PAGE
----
Dowdy’s neighbor, Shawna Burke, made much the same argument. “We all bought into a concept, a belief system,” she said. “But that vision, that promise, that brand has been broken. Instead of a unique style of neighborhood, there’ll be five different colors of vanilla.”

“People have followed (the Lake Erie Company) design standards and spent hundreds of thousands of dollars,” Burke pressed. “There are $300- and $400,000 homes there now. But Olthof will be putting in $250,000 homes. The concept has very much fallen apart.”

Bob Kollar expressed two specific concerns: whether--fearing an infestation in the neighborhood of some exotic species--Olthof will adhere to the Morgan’s Corner list of prescribed and proscribed plantings; and what exactly Olthof’s price points are, inasmuch as Kollar said he suspects they’re in fact in the lower $200s or even below.

“I hope you see what we’re doing in this town,” Kollar warned the planners.

Larry Warren echoed Dowdy and Burke. “We all have unique homes,” he said. But Olthof homes “have the same windows, the same siding, the same overhangs. They all look the same.”

“I don’t appreciate the fact that this is even being considered,” Kollar noted.

Olthof rep Joe Lenehan said in response that he understands the concern. “But the point was made, and I think it’s correct, that it wasn’t happening” at Morgan’s Corner. “There was an opportunity for a new idea.”

Lenehan, meaning to reassure Kollar, stated baldly that there’ll be no price points in the lower $200s. On the contrary, he said, there should be closings in the lower $300s.

Lenehan also pledged to follow the Morgan’s Corner planting list.

“We build really great communities and really great quality homes,” Lenehan concluded.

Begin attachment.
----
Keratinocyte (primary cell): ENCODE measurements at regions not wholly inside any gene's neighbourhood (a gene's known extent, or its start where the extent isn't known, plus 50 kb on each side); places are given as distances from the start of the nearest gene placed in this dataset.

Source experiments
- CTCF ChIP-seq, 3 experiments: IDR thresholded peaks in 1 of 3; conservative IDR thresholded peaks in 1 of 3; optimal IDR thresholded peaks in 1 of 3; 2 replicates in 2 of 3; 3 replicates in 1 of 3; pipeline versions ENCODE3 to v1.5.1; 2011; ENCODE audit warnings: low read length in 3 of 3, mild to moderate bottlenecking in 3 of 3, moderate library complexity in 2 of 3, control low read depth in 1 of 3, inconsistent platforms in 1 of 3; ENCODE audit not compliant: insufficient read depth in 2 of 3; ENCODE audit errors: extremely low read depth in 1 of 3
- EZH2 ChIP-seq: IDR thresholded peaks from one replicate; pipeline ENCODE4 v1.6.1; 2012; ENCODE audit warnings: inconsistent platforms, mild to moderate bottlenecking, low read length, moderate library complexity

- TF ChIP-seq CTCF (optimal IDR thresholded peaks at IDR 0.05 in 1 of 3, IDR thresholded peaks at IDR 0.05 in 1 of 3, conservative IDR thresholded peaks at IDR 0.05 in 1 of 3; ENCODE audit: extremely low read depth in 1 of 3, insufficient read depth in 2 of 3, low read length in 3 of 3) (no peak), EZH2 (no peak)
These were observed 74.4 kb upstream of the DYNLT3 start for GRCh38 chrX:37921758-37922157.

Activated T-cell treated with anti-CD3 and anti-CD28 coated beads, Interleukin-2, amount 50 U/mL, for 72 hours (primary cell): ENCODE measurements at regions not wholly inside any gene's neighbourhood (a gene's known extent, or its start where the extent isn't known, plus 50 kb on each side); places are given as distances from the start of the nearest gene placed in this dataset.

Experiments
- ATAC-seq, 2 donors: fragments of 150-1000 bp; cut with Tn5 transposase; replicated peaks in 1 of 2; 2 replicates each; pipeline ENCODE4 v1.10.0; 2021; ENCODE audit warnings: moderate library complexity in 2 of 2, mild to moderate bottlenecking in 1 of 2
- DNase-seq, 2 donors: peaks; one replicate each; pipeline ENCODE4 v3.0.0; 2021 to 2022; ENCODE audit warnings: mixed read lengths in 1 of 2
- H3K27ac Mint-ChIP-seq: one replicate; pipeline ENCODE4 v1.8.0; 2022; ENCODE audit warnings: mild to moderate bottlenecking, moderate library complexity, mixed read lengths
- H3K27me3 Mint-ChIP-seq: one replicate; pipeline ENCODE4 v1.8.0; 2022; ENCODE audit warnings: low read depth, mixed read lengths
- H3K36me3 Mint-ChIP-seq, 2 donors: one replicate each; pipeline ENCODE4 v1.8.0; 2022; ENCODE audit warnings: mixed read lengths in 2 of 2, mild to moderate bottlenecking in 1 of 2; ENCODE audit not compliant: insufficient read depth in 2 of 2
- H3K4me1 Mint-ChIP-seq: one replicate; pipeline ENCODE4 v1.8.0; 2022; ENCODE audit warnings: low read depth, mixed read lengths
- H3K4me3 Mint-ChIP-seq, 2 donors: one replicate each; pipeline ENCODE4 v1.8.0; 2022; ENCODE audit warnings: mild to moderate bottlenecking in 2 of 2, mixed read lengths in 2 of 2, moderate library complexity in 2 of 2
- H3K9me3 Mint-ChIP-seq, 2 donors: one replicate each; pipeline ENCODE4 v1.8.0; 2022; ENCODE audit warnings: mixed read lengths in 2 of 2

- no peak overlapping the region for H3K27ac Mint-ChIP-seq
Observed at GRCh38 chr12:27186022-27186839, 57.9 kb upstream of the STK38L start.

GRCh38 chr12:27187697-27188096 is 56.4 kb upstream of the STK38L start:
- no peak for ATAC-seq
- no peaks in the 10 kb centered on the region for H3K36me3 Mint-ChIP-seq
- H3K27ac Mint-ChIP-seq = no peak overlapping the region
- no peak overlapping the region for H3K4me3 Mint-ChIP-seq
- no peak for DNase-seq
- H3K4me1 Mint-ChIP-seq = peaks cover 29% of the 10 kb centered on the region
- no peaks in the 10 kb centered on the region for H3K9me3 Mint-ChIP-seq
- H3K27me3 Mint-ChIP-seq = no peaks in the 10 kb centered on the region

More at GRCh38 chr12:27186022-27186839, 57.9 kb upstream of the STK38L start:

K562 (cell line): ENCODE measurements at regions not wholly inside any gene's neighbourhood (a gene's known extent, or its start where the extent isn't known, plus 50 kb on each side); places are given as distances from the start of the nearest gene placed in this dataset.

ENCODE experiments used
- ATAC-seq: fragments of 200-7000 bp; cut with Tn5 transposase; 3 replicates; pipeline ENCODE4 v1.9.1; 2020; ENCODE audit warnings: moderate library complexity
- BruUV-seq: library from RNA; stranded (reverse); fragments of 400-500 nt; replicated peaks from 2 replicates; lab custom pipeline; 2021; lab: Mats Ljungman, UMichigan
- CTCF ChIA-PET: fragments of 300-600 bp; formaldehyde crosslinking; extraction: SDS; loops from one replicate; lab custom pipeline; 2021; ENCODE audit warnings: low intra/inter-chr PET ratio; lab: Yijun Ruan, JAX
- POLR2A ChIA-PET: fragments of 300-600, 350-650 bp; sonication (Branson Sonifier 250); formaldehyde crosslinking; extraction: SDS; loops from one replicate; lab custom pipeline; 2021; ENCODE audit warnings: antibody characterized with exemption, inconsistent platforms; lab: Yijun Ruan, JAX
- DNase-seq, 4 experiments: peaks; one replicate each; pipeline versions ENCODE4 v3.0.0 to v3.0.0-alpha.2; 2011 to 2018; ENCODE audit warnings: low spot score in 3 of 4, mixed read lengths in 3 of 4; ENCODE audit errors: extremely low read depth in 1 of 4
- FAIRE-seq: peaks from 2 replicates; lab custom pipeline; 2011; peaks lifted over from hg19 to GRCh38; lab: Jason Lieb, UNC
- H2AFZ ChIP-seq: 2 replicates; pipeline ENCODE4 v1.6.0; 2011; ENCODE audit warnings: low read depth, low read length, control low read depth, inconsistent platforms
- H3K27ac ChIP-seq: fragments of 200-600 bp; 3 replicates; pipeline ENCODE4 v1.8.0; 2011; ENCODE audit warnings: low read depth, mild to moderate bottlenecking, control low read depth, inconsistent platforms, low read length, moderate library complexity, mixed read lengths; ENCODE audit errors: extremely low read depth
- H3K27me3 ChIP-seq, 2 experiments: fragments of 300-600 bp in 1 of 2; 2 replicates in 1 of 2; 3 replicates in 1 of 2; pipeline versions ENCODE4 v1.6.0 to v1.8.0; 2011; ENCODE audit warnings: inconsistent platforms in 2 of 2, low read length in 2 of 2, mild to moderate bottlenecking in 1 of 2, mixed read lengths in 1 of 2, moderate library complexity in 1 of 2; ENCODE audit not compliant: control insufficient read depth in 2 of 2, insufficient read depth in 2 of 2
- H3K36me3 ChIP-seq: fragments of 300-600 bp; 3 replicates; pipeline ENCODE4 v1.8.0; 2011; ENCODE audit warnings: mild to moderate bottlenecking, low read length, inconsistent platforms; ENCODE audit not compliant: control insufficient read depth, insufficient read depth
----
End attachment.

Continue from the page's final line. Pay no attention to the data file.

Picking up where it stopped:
Discussion

Town Engineer and Interim Building Commissioner Mark O’Dell opened the discussion by advising the four remonstrators that--notwithstanding the many phone calls received by the Building Department--it “does not have control over the issues you’ve raised.”

Siding, windows, building materials: these are the purview of the homeowners association, O’Dell said. “We don’t have jurisdiction over LEL’s design standards.”

That point settled, planner Jeff Trout appeared to speak for everyone on the commission when he said that Morgan’s Corner failed to live up to its promise. “We had great expectations that this would take off and it never happened. It doesn’t seem like there are enough people who get it.”

Trout--who may be the only planner still on the commission who had a hand in the original permitting of Morgan’s Corner and Coffee Creek Center--observed in passing how odd it is that New Urbanism and Traditional Neighborhood Development should “work better in warmer climates, like Tennessee or Florida.” In Chesterton, Ind., though, “it’s been a disappointment.”

The Olthof project “will be different,” Trout acknowledged. “I hope it will be complementary. I’m convinced that when development starts, it will hold property values up. It won’t knock them down.”

Planners then voted 6-0 to grant primary and secondary plat approval. Planner Emerson DeLaney was not in attendance.

 

Posted 7/17/20015